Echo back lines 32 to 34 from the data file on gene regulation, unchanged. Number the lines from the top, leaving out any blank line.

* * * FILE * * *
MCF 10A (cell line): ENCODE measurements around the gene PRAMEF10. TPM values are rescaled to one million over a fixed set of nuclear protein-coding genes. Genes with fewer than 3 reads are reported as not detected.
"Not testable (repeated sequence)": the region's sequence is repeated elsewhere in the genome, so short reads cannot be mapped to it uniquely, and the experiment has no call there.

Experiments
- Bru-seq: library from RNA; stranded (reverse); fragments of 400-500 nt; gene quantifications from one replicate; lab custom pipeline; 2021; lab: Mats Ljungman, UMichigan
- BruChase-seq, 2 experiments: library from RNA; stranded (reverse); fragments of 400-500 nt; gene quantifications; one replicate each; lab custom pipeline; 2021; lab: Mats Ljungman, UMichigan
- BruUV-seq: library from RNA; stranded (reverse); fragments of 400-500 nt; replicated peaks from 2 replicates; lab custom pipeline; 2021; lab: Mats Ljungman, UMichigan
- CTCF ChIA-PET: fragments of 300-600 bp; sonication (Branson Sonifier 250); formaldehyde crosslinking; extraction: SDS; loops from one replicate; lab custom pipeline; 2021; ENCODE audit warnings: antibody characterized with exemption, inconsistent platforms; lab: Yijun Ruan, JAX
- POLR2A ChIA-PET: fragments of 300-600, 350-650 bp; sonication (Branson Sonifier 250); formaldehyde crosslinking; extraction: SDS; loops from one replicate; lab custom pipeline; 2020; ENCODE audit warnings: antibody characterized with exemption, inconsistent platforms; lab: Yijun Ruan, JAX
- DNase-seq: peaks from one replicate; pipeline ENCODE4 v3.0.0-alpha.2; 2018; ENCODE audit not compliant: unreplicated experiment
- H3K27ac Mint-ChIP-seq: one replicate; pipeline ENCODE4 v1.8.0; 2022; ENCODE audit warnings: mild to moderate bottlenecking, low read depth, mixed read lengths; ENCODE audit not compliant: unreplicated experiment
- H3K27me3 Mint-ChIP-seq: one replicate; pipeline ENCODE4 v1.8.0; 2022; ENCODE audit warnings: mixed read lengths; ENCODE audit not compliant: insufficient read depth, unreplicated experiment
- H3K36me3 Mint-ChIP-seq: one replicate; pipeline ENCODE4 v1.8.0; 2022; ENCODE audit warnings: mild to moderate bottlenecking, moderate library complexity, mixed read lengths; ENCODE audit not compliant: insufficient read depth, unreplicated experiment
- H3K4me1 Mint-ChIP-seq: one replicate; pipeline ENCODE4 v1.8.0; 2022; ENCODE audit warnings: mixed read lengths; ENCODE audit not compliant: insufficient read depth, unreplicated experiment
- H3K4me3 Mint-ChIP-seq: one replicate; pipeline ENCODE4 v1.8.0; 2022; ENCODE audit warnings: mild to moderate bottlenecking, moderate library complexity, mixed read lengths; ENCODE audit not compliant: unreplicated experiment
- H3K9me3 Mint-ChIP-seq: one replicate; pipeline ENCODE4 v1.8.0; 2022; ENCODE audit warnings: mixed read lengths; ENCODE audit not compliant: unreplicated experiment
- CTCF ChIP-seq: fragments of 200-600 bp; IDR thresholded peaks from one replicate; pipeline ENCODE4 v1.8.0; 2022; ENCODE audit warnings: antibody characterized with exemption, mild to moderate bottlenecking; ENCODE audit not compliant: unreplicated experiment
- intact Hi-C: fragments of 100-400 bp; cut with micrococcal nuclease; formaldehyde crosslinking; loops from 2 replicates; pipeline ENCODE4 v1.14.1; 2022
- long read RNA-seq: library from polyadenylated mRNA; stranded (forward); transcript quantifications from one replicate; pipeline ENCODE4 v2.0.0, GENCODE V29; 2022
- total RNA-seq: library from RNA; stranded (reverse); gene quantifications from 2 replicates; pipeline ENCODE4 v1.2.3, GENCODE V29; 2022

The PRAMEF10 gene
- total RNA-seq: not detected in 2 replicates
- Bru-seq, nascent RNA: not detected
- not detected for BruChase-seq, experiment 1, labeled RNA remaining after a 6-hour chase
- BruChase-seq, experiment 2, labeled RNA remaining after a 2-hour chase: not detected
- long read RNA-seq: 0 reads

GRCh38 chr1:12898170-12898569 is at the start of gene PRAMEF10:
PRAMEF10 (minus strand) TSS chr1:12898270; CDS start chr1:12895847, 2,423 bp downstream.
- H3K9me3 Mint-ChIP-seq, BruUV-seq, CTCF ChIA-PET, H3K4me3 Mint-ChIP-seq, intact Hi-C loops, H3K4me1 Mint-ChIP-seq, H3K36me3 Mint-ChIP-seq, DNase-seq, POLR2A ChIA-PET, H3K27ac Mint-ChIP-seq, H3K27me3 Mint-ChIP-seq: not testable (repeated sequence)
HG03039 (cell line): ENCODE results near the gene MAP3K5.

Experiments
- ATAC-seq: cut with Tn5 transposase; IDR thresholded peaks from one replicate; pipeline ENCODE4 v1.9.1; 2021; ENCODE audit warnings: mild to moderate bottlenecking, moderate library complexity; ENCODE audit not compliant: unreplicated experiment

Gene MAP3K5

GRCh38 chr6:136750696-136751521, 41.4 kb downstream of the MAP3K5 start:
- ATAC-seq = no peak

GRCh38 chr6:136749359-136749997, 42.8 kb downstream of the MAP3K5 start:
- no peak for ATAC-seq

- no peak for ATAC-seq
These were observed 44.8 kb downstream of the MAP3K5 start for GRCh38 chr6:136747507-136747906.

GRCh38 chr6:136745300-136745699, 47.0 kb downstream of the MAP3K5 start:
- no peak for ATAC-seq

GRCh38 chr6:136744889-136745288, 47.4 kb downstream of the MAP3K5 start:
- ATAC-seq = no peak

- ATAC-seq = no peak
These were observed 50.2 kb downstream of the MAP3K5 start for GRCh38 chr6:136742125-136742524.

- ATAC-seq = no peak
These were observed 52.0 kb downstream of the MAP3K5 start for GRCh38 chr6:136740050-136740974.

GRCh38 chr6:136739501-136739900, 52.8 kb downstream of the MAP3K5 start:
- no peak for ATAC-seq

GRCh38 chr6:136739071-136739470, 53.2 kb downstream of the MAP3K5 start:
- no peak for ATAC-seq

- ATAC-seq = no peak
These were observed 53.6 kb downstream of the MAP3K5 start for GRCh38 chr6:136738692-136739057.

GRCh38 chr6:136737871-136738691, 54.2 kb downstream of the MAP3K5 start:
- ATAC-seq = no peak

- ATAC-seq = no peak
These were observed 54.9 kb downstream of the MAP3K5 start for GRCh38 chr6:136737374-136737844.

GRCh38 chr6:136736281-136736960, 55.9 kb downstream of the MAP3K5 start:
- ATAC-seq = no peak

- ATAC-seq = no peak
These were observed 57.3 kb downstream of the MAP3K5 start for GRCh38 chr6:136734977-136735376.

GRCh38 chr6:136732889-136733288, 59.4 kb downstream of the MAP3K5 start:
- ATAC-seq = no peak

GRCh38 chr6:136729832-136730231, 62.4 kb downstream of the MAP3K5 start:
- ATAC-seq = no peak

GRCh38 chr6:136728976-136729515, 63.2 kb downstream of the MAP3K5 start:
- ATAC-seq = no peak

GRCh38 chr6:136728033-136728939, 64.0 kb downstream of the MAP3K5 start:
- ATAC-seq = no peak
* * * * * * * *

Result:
Gene MAP3K5

GRCh38 chr6:136750696-136751521, 41.4 kb downstream of the MAP3K5 start:
- ATAC-seq = no peak